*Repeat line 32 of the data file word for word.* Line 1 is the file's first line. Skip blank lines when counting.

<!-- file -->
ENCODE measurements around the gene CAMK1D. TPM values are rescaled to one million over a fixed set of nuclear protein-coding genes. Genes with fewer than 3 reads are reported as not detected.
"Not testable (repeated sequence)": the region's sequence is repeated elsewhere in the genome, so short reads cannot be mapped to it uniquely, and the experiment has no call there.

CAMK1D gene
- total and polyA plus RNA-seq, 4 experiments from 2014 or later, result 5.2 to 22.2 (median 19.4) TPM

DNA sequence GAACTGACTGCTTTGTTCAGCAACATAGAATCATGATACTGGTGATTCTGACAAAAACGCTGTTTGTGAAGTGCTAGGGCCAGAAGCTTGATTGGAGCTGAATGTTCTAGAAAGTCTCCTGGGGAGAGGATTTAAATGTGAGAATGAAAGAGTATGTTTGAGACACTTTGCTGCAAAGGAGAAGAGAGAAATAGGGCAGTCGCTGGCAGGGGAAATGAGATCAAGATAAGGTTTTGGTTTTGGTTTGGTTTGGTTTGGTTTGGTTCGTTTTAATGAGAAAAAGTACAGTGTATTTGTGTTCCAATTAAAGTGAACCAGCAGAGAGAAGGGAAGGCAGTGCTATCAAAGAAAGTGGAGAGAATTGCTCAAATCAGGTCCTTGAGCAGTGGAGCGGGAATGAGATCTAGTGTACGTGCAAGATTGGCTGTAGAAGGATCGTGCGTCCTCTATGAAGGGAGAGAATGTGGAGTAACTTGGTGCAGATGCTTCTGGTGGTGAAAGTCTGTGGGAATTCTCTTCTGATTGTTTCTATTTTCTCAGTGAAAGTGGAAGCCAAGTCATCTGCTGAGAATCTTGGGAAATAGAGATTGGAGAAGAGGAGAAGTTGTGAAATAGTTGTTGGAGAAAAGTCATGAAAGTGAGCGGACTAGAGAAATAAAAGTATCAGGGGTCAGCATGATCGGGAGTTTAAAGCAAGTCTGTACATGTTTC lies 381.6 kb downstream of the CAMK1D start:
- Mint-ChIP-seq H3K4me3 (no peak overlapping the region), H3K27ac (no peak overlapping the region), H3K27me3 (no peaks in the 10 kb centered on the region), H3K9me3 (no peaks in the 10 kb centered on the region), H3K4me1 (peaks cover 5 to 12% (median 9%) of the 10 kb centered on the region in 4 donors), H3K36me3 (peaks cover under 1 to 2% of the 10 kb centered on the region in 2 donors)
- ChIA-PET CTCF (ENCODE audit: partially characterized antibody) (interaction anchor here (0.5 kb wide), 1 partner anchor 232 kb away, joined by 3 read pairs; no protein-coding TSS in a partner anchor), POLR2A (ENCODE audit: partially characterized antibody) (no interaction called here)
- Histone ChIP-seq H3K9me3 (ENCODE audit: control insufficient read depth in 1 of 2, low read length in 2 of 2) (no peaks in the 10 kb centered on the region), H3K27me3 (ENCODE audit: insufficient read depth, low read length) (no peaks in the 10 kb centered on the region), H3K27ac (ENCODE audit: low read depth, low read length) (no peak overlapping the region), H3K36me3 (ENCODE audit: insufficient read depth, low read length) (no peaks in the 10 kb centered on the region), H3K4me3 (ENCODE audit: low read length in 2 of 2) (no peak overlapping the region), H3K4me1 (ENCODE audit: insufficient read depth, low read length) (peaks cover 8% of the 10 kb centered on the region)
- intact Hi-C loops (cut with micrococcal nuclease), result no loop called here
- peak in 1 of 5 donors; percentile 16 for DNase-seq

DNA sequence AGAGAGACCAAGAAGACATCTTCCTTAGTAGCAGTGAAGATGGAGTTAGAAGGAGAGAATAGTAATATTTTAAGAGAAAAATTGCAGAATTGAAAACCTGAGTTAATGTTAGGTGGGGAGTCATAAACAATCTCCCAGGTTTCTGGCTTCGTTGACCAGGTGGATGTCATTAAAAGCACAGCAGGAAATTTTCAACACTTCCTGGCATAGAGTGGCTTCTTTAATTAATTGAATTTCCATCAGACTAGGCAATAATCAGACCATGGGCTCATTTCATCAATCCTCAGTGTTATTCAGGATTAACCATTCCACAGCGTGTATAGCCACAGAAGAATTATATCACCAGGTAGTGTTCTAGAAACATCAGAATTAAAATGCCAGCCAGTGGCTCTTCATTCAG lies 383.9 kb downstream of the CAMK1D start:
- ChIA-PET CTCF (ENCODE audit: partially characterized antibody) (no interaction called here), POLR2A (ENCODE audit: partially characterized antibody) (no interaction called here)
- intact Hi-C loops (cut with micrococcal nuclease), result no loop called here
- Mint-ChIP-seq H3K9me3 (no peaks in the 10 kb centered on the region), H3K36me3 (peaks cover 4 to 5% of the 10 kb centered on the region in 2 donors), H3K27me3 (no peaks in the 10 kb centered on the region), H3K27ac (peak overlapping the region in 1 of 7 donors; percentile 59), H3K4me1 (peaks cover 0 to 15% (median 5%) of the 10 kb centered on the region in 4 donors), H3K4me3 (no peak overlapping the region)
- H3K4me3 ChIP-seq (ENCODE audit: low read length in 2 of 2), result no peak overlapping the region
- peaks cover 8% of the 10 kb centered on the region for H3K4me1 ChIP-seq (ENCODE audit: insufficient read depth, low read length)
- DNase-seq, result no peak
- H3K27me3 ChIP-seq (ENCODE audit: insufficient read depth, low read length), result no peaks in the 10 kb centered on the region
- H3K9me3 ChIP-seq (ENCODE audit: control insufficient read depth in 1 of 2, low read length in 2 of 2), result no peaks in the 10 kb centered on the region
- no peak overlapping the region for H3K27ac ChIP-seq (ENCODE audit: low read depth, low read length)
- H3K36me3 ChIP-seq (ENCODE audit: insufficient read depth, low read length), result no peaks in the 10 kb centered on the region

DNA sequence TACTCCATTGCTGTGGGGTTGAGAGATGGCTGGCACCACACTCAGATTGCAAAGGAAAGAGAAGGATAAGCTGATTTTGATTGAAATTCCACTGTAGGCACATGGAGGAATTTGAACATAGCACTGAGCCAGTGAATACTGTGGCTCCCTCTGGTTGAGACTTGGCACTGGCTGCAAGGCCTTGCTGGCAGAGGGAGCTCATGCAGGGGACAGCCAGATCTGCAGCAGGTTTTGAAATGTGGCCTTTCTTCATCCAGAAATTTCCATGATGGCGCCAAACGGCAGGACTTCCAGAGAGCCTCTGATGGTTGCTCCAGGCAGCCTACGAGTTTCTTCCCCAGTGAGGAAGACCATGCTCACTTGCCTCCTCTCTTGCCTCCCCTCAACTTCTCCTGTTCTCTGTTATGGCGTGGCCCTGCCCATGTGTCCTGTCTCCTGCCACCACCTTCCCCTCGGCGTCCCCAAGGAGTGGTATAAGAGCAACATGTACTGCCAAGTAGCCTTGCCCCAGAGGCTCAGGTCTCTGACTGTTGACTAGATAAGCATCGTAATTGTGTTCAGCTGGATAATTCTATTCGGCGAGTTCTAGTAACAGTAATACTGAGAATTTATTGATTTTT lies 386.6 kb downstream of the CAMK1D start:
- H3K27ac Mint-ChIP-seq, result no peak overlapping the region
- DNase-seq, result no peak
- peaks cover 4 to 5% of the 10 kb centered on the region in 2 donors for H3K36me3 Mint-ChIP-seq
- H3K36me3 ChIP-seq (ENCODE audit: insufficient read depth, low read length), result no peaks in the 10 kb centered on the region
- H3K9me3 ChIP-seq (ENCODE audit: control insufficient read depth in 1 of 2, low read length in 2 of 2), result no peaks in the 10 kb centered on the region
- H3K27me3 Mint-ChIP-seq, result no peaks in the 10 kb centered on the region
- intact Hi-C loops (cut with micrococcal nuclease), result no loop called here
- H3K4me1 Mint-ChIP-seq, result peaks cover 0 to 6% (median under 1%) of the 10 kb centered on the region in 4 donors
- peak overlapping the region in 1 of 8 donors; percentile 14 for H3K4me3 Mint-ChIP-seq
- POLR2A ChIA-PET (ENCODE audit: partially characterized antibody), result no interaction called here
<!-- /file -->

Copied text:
- POLR2A ChIA-PET (ENCODE audit: partially characterized antibody), result no interaction called here